'Direct' cost of malware infections on the decline

Posted by   Virus Bulletin on   Jun 12, 2007

Report finds direct costs from malware infections declined over last two years.

A report by Computer Economics has stated that the financial impact of malware infections fell to $13.3 billion in 2006, from $14.2 billion in 2005, and $17.5 billion in 2004.

The report is based on a survey of IT security professionals and IT executives worldwide, who were asked about the frequency and economic impact of malware attacks on their organizations in the previous 12 months.

The report defines the 'direct' costs of malware infections as:

  • Labour costs involved in analysing, repairing and cleaning infected systems
  • Loss of user productivity
  • Loss of revenue due to loss or degraded performance of system
  • Other costs directly incurred as the result of a malware attack

The costs of anti-virus protection, ongoing costs of IT security staff, secondary costs of subsequent attacks enabled by the original malware attack, insurance costs, damage to the organization's brand, or loss of market value were not included in the figures.

Computer Economics suggests the decrease is the result of two major factors: the increasingly widespread use of anti-malware products and a shift in malware writers' motivation. CE reasons that the vast majority of business computers are protected by anti-virus systems, and the majority of PCs sold to consumers include anti-virus software as a standard feature. Meanwhile, the motivation of malware authors has shifted away from the desire simply to create widespread havoc, turning instead towards using their creations for financial gain - for example by sending spam, stealing credit card numbers, perpetuating click-fraud, or providing a backdoor into an organization's network.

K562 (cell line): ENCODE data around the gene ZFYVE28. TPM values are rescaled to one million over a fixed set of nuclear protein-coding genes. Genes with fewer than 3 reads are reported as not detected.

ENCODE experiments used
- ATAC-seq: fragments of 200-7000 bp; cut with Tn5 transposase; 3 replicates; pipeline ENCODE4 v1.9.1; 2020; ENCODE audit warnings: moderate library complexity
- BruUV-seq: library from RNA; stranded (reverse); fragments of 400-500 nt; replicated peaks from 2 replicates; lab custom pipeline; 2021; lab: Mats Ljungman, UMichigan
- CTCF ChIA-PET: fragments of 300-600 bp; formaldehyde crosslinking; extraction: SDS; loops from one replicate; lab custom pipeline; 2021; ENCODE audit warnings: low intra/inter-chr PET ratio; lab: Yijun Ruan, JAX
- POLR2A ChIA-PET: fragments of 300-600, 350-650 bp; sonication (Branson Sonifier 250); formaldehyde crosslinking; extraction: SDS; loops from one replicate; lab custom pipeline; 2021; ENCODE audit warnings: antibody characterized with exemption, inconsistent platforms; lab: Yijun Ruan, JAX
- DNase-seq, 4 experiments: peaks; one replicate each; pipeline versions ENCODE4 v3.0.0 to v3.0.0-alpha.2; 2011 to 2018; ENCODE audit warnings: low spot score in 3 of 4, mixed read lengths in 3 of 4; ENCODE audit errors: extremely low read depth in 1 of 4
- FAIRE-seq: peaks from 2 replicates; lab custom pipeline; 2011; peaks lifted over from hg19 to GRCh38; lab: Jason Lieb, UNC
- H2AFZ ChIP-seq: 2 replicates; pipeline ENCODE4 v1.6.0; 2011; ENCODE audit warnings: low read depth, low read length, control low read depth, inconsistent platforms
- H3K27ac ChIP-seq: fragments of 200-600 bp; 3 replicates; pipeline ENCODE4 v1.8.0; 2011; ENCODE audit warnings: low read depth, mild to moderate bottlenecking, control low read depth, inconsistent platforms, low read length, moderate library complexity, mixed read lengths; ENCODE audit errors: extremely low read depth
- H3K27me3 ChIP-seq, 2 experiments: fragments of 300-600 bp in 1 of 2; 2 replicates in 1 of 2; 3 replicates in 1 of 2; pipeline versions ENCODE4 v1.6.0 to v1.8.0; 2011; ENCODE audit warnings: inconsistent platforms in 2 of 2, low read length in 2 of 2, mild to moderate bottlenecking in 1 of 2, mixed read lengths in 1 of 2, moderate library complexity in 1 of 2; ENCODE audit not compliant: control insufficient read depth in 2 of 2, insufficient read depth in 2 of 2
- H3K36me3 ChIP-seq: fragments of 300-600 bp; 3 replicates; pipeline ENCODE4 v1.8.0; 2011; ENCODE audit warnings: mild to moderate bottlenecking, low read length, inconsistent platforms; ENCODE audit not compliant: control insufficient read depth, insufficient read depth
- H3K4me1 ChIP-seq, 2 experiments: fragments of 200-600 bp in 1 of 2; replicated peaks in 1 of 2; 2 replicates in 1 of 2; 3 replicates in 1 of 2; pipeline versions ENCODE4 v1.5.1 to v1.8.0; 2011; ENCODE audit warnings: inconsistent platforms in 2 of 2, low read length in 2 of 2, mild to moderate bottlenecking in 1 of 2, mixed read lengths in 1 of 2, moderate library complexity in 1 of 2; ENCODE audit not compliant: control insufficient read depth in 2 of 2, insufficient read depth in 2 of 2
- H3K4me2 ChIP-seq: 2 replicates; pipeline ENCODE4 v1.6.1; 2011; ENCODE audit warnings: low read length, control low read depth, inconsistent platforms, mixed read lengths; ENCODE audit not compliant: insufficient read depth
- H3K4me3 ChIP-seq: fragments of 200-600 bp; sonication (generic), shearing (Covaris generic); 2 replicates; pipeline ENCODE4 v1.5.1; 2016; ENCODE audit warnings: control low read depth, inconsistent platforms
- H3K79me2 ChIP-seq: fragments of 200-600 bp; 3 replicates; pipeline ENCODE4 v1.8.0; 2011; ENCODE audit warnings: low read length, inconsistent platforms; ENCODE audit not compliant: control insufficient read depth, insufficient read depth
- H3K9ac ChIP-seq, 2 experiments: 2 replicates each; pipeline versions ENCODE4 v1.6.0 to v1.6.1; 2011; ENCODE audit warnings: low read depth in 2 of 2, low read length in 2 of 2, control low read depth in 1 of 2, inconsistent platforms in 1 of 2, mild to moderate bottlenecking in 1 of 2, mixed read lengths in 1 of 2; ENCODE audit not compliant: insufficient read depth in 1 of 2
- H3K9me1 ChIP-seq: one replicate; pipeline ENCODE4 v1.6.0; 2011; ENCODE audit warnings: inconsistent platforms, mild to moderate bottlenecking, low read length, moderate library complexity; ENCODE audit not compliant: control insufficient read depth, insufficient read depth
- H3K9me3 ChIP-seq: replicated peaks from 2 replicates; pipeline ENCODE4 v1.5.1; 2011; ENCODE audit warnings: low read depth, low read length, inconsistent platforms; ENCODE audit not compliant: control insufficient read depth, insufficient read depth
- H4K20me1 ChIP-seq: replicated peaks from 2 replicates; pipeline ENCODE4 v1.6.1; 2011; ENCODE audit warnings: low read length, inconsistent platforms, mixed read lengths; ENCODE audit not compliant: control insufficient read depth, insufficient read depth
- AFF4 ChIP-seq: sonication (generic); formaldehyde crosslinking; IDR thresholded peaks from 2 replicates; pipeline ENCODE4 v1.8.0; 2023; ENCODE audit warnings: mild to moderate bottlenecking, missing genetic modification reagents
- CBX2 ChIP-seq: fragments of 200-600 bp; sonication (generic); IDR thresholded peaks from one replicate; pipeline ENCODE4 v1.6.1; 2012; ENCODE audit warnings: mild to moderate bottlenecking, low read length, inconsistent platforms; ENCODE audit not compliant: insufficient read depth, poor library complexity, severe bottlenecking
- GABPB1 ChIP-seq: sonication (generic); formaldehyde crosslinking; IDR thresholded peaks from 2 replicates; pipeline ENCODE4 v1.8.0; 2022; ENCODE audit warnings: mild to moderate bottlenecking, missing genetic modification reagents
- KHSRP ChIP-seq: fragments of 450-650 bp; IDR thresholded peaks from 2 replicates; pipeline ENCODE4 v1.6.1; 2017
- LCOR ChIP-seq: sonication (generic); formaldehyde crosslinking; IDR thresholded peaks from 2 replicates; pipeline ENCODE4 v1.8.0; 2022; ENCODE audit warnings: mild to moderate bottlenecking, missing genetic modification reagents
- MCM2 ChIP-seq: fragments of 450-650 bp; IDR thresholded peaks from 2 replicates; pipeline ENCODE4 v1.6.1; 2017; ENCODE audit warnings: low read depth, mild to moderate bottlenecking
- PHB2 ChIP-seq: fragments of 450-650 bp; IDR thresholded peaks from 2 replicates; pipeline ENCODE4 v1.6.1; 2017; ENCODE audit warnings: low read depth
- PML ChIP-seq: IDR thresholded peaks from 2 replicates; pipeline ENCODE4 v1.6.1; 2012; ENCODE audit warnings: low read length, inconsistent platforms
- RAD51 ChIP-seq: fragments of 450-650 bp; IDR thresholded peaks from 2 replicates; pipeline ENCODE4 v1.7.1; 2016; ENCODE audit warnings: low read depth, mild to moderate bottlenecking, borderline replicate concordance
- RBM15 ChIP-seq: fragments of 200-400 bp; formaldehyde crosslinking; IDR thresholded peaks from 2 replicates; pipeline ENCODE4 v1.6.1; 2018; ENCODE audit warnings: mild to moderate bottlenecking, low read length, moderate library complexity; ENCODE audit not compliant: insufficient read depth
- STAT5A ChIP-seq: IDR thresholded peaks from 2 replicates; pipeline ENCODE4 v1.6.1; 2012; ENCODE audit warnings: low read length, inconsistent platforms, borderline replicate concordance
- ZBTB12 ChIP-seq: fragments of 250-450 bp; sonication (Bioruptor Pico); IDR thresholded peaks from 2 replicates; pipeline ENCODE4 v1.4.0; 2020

Frank Scavo, President of Computer Economics, said: 'The cost of cleaning up a spyware infection might be a few thousand dollars in terms of labour, but if a hacker was using that piece of spyware to sniff passwords and gains access to the corporate network, the indirect or secondary damages could be enormous.'

While the report's findings are interesting, they will not be particularly helpful for anyone interested in the fight against malware - not least those tasked with persuading corporate budget holders to spend on IT security.

A summary, and the option to purchase the full report are available here.

Posted on 12 June 2007 by Virus Bulletin

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